Guest column - Trying Your Luck! Albert Hammond Jr on solo projects

Guest column - Trying Your Luck! Albert Hammond Jr on solo projects

ahj500 The Strokes Albert Hammond Jr returns with his latest solo release AHJ the EP next Monday (8 October). Releasing the five track collection on bandmate Julian Casablancas' label Cult Records the guitarist turned frontman muses on his own solo urges and why musicians need solo projects in a guest column especially for Q.

When I started on my solo material, I don't feel like I purposely set out to do so - it was more of an organic process as I was already in a band. It was definitely not like I was a race car driver who set out to do music, I was already in the music world. If I could find an audience for myself where I could tour all the time, I would never stop. I just found myself writing, releasing and touring my own stuff and I've wanted to do that since I was fifteen. Only this time round I'm with Cult Records, and I'm excited to be starting something with Julian. It's totally new territory for us.

I've not put a shelf-life on my music career. I've basically figured out something I could be good at, and strived to be great at it so I can support myself. In music, I keep on trying new things in different ways. I try to create music that affects people.

I'm not finished with exploring my own music yet. I would absolutely love to continue to work and reach by dreams with it. Though success to me is all in the making process, and I recognise that it's a Catch 22 situation when the outside world also holds a perception of you that is different from your own. I realise now that some situations are not always solely up to me. I feel like a lucky man to be part of some of the things that have been said of me.

Thinking about side projects and why people do them - and I'm not talking about myself here - but I've observed my peers who are in bands who say it's a bit like being in a marriage. As much as everyone all has an opinion, they end-up falling into line like the captain of a ship. Sometimes it all works out for a long time, sometimes someone gets bored and wanted to start something new. Or often it's the captain that does. Ozzy Osbourne had the whole fallout with Black Sabbath about everything. Changing roles is part of life.

I'm not sure I have even thought about labelling what I'm currently doing as any kind of solo or side project. I'm Albert Hammond Jr, I just feel like myself - I play in a band and then sometimes I have time between that to explore my own material. I guess the media sometimes feels the need to categorise music, but I never really thought that about myself. It's my role in one band, and my role in other projects.

I first played the EP to my friends and the band, everyone seemed really really psyched about it. I sent it to Nick Valensi when he was away in Dublin, and then I sent it to Fab and he text me saying it was great. When I first played it to Julian said he wanted to put it out.

When someone of success has solo material, their voice is still there you can follow it as it's familiar but fresh sounding. Taking a look through my record collection, my favourite side and solo projects include all of the members of The Beatles, and people like David Byrne, Lou Reed and Iggy Pop. As an artist myself, I definitely feel like what I've made on this EP is especially different to my previous work.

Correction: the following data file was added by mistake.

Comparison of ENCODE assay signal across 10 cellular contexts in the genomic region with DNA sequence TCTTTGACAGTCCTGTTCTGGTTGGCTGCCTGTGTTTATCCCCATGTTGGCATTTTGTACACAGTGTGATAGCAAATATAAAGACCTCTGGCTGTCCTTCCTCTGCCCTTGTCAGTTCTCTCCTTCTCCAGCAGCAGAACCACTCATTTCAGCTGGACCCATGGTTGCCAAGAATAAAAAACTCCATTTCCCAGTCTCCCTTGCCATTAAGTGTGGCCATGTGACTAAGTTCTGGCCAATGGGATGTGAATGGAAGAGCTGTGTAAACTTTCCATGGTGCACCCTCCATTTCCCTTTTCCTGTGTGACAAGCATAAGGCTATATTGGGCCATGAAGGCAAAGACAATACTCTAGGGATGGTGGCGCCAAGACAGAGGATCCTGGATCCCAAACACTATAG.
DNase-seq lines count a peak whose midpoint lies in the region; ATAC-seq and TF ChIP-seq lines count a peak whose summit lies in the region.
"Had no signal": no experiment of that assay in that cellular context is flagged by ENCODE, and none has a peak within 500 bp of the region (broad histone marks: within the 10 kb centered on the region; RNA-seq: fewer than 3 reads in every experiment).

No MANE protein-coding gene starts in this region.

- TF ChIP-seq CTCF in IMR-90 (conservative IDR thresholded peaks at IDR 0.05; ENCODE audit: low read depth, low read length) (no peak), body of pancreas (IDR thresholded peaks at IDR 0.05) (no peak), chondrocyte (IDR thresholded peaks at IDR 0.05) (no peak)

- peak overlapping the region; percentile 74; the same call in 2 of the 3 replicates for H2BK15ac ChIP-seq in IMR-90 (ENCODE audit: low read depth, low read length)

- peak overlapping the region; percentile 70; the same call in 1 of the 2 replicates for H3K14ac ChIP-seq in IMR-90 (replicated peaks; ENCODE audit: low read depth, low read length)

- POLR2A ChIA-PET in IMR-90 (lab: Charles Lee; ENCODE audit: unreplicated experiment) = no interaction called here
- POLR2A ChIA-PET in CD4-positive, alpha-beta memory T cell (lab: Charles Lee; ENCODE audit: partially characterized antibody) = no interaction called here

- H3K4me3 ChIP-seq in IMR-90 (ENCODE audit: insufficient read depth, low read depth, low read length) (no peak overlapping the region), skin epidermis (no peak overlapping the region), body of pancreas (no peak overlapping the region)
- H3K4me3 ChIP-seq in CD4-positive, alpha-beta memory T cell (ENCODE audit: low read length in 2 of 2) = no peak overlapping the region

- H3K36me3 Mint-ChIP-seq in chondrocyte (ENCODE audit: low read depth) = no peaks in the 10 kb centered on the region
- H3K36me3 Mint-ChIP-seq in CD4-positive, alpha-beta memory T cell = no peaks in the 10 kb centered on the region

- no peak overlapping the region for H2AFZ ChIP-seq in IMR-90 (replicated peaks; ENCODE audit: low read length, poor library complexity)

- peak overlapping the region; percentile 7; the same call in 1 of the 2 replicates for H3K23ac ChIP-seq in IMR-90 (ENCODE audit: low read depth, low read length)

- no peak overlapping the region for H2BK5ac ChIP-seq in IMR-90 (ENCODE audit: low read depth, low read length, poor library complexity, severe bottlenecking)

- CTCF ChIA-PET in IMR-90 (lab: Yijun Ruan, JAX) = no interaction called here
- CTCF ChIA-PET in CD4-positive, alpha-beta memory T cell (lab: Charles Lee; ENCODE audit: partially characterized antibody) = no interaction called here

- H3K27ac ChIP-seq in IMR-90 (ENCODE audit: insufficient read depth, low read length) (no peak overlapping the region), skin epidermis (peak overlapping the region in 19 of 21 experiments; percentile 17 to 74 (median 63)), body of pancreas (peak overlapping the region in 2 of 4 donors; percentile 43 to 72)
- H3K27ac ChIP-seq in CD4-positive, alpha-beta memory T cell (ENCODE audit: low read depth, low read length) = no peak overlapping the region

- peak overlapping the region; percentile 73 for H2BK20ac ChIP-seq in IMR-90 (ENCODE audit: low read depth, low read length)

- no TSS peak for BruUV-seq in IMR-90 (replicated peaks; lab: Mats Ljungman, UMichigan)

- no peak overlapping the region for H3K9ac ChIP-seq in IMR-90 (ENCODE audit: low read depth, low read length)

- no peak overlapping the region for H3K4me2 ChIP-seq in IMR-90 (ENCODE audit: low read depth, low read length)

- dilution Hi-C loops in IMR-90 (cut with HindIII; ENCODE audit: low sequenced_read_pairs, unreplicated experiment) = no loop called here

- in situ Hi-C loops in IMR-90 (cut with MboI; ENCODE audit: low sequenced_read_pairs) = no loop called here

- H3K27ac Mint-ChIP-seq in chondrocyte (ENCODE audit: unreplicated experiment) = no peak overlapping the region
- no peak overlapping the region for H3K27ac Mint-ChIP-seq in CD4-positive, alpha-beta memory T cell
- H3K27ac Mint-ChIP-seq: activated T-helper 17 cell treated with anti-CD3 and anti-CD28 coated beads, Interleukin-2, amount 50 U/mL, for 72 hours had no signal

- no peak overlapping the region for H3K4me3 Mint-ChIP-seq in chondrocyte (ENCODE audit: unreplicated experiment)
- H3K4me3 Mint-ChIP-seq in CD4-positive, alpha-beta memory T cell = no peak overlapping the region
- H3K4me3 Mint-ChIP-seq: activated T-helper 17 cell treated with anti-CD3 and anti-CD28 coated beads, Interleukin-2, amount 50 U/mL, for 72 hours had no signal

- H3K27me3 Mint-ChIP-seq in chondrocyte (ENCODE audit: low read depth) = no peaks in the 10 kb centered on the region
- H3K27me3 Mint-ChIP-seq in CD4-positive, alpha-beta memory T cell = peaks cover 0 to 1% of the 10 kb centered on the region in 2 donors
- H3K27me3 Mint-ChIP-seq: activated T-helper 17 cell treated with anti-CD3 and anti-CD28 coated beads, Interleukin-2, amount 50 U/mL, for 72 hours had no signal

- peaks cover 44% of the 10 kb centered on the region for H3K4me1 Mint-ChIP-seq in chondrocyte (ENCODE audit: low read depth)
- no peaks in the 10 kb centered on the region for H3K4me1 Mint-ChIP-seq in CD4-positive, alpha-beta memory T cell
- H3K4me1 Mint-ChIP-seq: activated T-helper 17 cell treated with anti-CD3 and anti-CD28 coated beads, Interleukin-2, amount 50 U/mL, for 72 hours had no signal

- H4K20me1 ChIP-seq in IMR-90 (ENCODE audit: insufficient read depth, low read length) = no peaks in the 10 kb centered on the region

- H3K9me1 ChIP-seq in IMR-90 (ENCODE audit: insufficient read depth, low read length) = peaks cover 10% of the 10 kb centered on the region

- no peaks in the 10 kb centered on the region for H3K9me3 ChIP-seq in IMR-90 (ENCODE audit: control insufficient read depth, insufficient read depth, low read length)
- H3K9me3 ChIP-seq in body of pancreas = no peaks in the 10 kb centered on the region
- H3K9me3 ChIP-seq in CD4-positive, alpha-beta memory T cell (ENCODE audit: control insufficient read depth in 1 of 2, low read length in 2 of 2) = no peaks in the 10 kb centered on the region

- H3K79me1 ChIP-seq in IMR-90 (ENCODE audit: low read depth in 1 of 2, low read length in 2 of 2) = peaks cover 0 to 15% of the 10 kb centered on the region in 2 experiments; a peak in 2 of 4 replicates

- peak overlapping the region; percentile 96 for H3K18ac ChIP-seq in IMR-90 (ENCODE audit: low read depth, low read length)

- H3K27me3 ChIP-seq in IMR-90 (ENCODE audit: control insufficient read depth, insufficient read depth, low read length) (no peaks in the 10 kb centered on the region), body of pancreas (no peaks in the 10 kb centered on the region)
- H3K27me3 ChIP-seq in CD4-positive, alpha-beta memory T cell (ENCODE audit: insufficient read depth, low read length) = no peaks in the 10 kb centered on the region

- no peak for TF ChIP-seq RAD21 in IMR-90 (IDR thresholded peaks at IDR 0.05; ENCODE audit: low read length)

The idea to do an EP came about pretty naturally. I initially wanted to release something on Julian's label. He hadn't released anything at the time of me coming up with the music. I first sent Julian Cooker Ship, he liked it and then wanted to hear more tracks. After a time, it turned into an ongoing process where I'd recorded more songs and he listened and offered his perspective. I was really open to his different ideas. Sometimes he didn't say anything till it was closer to finishing a track. It grew just like that- me creating and Julian listening- into an EP of five tracks.

My first record [2006's Yours to Keep] had a certain coolness about it, I had found a producer, Greg Lattimer, that understood where I was coming from. We created something special, like a teddy bear. My second record [2008's ¿Cómo Te Llama?]. was when had become tired of acoustic guitar and began exploring something heavier. This time around, my mind is in a better spot. You do get some ideas when you're out of your mind, but it's hard to put any decent work behind it. It had taken a few years to get my head back, and when I did, I started writing and working with Gus Oberg. My favourite parts of the EP were made on the spot. It makes me feel like it's my best work to date because it's the piece of music that most sounds like me and represents me. Gus and I were so happy when we heard it, we kept putting it on the stereo.

In a loose respect, Julian's whole Cult Records and The Strokes' philosophy is to bridge the gap between amazing music and music created for the masses. When we were young, we used to question why the rawness of music is diluted when it reaches a certain point of success. Right now, Cult are creating new ways to find answers to that question. It's a great working relationship between Cult and I - a total team process. Albert Hammond Jr @alberthammondjr

For more head to www.alberthammondjr.com.